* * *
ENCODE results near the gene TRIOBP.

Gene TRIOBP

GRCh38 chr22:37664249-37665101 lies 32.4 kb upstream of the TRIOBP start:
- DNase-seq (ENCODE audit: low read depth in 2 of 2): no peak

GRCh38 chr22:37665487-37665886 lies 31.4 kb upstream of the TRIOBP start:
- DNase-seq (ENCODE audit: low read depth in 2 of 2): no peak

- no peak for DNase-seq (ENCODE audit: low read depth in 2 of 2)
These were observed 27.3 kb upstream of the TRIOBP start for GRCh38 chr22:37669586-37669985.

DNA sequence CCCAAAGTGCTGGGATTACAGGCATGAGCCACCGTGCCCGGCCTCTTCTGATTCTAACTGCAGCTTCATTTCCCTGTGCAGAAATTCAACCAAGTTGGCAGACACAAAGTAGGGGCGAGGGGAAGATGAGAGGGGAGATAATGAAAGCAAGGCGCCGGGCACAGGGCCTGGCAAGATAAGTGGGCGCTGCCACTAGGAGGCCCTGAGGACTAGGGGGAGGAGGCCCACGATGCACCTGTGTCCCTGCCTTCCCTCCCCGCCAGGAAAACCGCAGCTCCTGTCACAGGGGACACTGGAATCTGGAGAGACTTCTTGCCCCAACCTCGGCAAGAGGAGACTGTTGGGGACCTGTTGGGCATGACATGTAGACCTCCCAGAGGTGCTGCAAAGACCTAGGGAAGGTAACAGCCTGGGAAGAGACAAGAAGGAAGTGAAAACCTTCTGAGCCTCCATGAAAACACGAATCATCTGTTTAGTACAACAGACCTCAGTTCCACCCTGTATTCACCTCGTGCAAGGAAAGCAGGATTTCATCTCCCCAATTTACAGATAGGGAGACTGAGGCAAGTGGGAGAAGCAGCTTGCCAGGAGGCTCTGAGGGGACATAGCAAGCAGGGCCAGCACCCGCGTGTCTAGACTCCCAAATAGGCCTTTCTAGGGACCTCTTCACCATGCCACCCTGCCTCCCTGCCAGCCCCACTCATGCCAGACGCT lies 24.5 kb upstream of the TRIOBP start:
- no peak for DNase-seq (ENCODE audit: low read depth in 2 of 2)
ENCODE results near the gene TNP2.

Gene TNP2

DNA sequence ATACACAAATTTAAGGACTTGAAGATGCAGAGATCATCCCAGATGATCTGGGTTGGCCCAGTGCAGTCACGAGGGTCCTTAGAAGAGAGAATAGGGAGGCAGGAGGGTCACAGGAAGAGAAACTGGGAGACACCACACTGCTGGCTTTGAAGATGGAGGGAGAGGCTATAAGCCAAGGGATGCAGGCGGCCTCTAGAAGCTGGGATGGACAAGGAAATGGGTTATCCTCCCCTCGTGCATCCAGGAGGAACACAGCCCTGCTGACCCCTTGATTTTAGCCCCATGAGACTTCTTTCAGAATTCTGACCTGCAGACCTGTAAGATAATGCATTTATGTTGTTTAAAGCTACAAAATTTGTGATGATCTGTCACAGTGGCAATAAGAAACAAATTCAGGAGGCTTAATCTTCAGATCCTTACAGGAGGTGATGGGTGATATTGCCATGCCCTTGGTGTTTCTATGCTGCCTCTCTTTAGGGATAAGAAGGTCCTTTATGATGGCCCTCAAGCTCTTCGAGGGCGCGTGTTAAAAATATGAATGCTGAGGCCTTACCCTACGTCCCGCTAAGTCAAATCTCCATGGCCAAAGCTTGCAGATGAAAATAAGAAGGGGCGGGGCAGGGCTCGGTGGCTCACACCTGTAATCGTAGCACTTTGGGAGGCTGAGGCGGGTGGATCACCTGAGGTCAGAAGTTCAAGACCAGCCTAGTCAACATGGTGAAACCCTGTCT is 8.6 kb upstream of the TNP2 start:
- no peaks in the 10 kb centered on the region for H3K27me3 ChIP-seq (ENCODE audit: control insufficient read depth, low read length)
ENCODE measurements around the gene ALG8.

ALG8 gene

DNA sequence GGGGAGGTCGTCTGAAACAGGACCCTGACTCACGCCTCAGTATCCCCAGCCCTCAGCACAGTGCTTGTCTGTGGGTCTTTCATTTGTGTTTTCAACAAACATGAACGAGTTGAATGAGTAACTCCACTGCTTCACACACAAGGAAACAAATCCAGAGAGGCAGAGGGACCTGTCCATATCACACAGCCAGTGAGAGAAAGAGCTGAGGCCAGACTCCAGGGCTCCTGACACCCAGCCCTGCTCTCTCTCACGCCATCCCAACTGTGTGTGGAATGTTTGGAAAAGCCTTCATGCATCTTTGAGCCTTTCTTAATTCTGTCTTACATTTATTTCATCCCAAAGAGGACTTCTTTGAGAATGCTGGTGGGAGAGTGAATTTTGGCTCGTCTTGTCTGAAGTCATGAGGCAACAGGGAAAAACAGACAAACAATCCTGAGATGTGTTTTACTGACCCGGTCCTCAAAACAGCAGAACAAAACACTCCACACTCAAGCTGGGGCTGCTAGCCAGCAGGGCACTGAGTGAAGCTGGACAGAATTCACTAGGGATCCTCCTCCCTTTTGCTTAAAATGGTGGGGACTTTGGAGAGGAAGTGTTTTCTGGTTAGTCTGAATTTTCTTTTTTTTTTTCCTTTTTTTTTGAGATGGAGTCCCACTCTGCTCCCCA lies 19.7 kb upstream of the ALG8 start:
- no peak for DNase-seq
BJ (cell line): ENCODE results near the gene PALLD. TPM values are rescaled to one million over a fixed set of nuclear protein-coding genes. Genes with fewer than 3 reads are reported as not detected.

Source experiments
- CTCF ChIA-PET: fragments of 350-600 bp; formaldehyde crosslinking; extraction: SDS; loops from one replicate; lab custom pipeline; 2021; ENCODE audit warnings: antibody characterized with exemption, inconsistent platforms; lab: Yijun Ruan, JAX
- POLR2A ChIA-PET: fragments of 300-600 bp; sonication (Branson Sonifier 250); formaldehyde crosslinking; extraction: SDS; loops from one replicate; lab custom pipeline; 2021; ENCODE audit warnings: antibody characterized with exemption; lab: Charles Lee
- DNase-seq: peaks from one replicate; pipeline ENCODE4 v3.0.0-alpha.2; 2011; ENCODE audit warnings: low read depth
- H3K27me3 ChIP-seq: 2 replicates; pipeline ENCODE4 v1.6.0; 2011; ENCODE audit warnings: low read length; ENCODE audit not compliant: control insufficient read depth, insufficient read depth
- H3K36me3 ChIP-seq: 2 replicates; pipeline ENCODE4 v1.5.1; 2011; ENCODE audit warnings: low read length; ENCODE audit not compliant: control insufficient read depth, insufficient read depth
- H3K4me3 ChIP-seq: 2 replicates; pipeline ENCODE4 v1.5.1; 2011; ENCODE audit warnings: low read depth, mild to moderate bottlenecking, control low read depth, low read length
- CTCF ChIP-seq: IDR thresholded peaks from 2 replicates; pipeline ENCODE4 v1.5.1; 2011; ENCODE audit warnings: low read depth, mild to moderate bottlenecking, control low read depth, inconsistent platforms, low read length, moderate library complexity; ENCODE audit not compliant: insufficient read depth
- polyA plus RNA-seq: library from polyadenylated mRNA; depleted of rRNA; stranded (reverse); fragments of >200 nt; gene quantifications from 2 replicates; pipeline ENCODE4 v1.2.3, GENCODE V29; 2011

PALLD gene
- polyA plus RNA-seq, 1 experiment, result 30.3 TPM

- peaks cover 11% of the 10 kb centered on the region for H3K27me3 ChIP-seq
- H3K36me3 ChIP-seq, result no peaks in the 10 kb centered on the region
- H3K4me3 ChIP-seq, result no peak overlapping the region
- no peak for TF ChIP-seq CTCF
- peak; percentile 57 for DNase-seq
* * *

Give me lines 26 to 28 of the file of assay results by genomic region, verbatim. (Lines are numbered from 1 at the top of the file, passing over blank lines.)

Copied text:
- H3K4me3 ChIP-seq: 2 replicates; pipeline ENCODE4 v1.5.1; 2011; ENCODE audit warnings: low read depth, mild to moderate bottlenecking, control low read depth, low read length
- CTCF ChIP-seq: IDR thresholded peaks from 2 replicates; pipeline ENCODE4 v1.5.1; 2011; ENCODE audit warnings: low read depth, mild to moderate bottlenecking, control low read depth, inconsistent platforms, low read length, moderate library complexity; ENCODE audit not compliant: insufficient read depth
- polyA plus RNA-seq: library from polyadenylated mRNA; depleted of rRNA; stranded (reverse); fragments of >200 nt; gene quantifications from 2 replicates; pipeline ENCODE4 v1.2.3, GENCODE V29; 2011